“You call me ‘Teacher’ and ‘Lord,’ and rightly so, for that is what I am. Now that I, your Lord and Teacher, have washed your feet, you also should wash one another’s feet. I have set you an example that you should do as I have done for you. I tell you the truth, no servant is greater than his master, nor is a messenger greater than the one who sent him. Now that you know these things, you will be blessed if you do them.” John 13:13-17
As I mentioned yesterday, I returned home from Calvin’s Festival of Faith and Writing (Calvin College, Grand Rapids, MI). I am nourished with streams of living water about to burst forth from my soul. Late yesterday afternoon, I arrived home to a feverish husband and an almost three year old sweetheart bent on going her own way (like we all are). Today, my husband was so unwell he had to cancel all of his classes. I took him to the doctor and we found that he had strep throat. My daughter, as I mentioned, is charmingly seeking to go her own way at every turn, even today. Me, I am tired though well fed while trying to look after my family and work.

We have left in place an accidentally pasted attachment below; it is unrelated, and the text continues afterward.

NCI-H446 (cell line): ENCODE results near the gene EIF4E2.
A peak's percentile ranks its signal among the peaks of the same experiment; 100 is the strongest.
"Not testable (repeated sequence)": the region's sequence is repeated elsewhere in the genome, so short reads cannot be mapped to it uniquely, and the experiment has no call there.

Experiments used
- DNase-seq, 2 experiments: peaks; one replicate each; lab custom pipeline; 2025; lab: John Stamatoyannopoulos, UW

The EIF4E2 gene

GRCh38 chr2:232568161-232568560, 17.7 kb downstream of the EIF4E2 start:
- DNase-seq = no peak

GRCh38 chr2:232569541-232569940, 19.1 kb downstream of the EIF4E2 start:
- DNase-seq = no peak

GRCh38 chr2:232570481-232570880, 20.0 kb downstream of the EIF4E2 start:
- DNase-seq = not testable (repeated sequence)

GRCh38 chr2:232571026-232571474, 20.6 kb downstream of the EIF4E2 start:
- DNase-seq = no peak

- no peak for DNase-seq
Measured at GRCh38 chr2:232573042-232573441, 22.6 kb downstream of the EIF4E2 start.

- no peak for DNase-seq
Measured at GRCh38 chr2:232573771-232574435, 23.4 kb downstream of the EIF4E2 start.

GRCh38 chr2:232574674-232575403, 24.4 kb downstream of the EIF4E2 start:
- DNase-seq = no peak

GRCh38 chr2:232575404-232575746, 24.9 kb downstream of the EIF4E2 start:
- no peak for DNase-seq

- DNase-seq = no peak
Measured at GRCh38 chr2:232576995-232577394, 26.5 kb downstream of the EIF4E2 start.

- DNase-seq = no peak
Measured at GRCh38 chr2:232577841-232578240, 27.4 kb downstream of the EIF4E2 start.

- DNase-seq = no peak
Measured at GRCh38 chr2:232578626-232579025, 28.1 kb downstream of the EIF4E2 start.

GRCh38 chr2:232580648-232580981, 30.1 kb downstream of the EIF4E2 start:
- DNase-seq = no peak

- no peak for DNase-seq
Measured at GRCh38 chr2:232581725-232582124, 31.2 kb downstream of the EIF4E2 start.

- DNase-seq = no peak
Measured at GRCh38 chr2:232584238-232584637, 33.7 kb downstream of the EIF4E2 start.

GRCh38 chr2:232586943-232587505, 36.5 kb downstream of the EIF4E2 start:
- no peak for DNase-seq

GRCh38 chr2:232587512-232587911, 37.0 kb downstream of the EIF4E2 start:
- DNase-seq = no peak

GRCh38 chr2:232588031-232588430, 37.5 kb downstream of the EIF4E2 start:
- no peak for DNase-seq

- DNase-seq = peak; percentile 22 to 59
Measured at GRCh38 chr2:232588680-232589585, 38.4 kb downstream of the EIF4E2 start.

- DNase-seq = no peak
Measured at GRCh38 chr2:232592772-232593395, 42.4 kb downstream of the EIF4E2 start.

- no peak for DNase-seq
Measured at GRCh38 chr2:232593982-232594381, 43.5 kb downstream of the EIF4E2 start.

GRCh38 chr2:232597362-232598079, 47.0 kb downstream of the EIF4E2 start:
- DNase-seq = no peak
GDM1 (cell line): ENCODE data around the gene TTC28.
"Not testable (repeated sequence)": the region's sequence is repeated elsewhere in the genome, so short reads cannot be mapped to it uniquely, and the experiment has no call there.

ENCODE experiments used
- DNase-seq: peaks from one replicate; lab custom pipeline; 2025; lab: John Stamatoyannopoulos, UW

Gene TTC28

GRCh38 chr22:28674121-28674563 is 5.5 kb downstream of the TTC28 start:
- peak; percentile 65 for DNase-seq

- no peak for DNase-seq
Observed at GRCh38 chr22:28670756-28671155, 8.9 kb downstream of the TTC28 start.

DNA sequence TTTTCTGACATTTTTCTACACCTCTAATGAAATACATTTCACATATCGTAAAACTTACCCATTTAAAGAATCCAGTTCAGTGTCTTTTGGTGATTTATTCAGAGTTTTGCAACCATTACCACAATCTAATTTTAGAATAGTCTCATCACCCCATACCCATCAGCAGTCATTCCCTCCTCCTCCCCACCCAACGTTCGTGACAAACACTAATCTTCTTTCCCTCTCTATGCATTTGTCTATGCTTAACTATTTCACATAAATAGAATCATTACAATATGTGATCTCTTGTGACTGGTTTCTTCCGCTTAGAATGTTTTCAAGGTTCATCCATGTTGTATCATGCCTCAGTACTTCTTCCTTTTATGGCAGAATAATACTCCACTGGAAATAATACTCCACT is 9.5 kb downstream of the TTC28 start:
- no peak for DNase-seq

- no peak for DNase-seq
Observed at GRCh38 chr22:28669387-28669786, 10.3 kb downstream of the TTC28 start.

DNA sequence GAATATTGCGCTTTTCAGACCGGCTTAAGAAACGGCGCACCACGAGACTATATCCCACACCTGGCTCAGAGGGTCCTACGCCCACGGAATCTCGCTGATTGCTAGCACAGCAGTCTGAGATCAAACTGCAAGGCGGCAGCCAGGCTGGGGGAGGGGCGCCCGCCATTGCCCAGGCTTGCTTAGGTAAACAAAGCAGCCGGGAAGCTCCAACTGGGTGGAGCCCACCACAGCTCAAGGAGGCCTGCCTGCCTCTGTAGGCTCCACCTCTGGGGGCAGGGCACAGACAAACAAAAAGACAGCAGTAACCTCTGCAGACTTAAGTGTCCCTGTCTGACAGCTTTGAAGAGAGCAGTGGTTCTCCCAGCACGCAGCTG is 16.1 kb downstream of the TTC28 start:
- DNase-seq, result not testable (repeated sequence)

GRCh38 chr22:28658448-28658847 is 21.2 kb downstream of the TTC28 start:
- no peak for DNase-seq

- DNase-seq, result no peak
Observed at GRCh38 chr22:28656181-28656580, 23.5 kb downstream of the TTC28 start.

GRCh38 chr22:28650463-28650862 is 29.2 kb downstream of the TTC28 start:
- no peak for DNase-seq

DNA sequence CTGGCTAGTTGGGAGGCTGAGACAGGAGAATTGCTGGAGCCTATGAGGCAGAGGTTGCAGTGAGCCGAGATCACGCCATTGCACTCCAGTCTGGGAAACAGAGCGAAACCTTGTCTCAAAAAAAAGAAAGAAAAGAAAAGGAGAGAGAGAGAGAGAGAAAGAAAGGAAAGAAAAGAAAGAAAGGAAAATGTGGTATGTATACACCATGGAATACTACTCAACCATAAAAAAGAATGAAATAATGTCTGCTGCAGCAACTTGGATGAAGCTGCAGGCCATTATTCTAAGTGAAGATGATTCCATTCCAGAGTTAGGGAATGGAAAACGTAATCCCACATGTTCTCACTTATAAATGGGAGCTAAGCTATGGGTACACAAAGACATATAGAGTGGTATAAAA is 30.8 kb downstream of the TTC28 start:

What I am thinking about today is how wonderful of a time we can have on retreats or in solitude or with other believers. But when it comes down to it, when the rubber meets the road, what is important, what serves as a barometer for our spiritual health, is if and how we serve others. Do we serve saturated in bitterness and grudgingly? More times than not, I’d rather be served than serve — honestly. Or, I’d rather serve on my own time schedule, in my own way. That is to say, I’d rather call the shots about whom I’d serve, when I’d serve, and how I’d serve. But that’s not the Jesus way.
Coming down from my Mount of Transfiguration (The Festival of Faith and Writing) I’d better put all that I heard from God and others into practice. That means joyfully serving my family today (doing laundry, picking up, making food, comforting the sick) and completing job assignments. Of course, I cannot do it in my own strength. I need to do it in the power of the Spirit. Everyday life, the mundane, can often wear us down. And even as I write this, I realize there are billions in the world that would give anything to worn down the way I am. So, even my weariness is nothing compared to that of billions of people. What’s my problem? Still, the way I serve those closest to me is the best indication of my spiritual health and obedience (How can we say we love God and hate our brother?). Jesus says that I’ll be blessed if I lovingly serve.
I remember his words as I write and as my husband rests and as my daughter naps.
In the name of Jesus, blessings to all who stumble across these letters.